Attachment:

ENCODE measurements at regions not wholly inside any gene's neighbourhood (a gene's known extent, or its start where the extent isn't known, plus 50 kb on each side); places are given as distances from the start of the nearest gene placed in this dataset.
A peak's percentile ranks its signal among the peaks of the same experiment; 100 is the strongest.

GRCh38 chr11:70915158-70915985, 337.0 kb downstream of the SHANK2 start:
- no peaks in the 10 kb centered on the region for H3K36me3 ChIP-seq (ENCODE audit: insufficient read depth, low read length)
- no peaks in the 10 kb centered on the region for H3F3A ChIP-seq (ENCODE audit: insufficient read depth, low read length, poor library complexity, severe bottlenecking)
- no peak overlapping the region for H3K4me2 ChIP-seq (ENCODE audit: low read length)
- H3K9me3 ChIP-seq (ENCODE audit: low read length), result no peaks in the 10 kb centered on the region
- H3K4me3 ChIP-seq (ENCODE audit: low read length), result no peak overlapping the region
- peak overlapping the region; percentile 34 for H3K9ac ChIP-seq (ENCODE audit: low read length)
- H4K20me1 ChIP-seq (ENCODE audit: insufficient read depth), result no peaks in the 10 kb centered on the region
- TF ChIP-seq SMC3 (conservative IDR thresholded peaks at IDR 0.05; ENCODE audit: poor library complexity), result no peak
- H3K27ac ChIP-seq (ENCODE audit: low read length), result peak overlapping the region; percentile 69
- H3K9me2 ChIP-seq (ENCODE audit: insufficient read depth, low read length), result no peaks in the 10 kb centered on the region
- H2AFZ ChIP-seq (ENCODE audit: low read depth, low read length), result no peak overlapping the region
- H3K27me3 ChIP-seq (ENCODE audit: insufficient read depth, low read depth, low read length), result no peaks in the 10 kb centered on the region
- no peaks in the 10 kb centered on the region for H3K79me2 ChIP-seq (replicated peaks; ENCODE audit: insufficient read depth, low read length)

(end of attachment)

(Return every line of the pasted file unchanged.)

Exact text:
ENCODE measurements at regions not wholly inside any gene's neighbourhood (a gene's known extent, or its start where the extent isn't known, plus 50 kb on each side); places are given as distances from the start of the nearest gene placed in this dataset.
A peak's percentile ranks its signal among the peaks of the same experiment; 100 is the strongest.

GRCh38 chr11:70915158-70915985, 337.0 kb downstream of the SHANK2 start:
- no peaks in the 10 kb centered on the region for H3K36me3 ChIP-seq (ENCODE audit: insufficient read depth, low read length)
- no peaks in the 10 kb centered on the region for H3F3A ChIP-seq (ENCODE audit: insufficient read depth, low read length, poor library complexity, severe bottlenecking)
- no peak overlapping the region for H3K4me2 ChIP-seq (ENCODE audit: low read length)
- H3K9me3 ChIP-seq (ENCODE audit: low read length), result no peaks in the 10 kb centered on the region
- H3K4me3 ChIP-seq (ENCODE audit: low read length), result no peak overlapping the region
- peak overlapping the region; percentile 34 for H3K9ac ChIP-seq (ENCODE audit: low read length)
- H4K20me1 ChIP-seq (ENCODE audit: insufficient read depth), result no peaks in the 10 kb centered on the region
- TF ChIP-seq SMC3 (conservative IDR thresholded peaks at IDR 0.05; ENCODE audit: poor library complexity), result no peak
- H3K27ac ChIP-seq (ENCODE audit: low read length), result peak overlapping the region; percentile 69
- H3K9me2 ChIP-seq (ENCODE audit: insufficient read depth, low read length), result no peaks in the 10 kb centered on the region
- H2AFZ ChIP-seq (ENCODE audit: low read depth, low read length), result no peak overlapping the region
- H3K27me3 ChIP-seq (ENCODE audit: insufficient read depth, low read depth, low read length), result no peaks in the 10 kb centered on the region
- no peaks in the 10 kb centered on the region for H3K79me2 ChIP-seq (replicated peaks; ENCODE audit: insufficient read depth, low read length)